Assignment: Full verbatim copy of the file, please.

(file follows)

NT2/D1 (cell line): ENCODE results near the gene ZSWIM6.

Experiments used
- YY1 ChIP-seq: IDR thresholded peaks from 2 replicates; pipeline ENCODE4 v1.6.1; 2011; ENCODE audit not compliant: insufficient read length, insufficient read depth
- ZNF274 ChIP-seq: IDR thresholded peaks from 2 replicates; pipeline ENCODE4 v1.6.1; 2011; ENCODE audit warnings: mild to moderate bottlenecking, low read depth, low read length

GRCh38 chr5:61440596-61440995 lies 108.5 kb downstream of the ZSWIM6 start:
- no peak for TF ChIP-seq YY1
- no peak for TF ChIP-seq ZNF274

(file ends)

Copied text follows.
NT2/D1 (cell line): ENCODE results near the gene ZSWIM6.

Experiments used
- YY1 ChIP-seq: IDR thresholded peaks from 2 replicates; pipeline ENCODE4 v1.6.1; 2011; ENCODE audit not compliant: insufficient read length, insufficient read depth
- ZNF274 ChIP-seq: IDR thresholded peaks from 2 replicates; pipeline ENCODE4 v1.6.1; 2011; ENCODE audit warnings: mild to moderate bottlenecking, low read depth, low read length

GRCh38 chr5:61440596-61440995 lies 108.5 kb downstream of the ZSWIM6 start:
- no peak for TF ChIP-seq YY1
- no peak for TF ChIP-seq ZNF274